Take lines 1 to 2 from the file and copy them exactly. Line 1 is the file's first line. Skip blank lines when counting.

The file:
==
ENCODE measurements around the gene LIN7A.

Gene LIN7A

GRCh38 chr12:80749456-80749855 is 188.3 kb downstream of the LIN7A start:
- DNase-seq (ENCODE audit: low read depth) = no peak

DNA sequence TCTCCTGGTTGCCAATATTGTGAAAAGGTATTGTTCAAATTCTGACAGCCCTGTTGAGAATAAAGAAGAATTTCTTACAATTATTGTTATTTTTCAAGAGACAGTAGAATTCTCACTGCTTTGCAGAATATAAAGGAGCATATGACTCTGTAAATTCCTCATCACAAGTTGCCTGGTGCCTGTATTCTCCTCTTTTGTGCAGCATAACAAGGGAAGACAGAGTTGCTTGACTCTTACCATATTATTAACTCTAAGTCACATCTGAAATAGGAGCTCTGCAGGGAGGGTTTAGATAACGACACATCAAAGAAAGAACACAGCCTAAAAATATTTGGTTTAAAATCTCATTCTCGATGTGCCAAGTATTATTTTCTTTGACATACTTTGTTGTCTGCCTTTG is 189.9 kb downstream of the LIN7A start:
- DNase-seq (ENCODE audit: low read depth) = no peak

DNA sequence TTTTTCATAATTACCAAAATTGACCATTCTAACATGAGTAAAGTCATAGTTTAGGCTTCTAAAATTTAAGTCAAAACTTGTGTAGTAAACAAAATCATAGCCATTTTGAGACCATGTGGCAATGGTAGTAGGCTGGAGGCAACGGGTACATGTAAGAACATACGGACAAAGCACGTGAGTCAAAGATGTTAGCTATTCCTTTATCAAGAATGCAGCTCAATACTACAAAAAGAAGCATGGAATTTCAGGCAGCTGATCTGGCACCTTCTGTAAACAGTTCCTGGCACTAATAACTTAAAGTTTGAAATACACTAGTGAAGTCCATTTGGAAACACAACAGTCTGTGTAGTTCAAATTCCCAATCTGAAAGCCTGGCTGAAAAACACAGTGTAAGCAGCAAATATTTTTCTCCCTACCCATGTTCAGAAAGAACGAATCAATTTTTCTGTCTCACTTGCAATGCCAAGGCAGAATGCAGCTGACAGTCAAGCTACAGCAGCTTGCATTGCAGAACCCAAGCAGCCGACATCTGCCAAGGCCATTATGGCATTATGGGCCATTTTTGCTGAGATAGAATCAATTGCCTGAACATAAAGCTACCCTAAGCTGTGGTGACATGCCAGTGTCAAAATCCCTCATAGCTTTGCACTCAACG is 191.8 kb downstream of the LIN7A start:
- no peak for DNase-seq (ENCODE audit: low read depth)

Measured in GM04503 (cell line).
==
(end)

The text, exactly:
ENCODE measurements around the gene LIN7A.

Gene LIN7A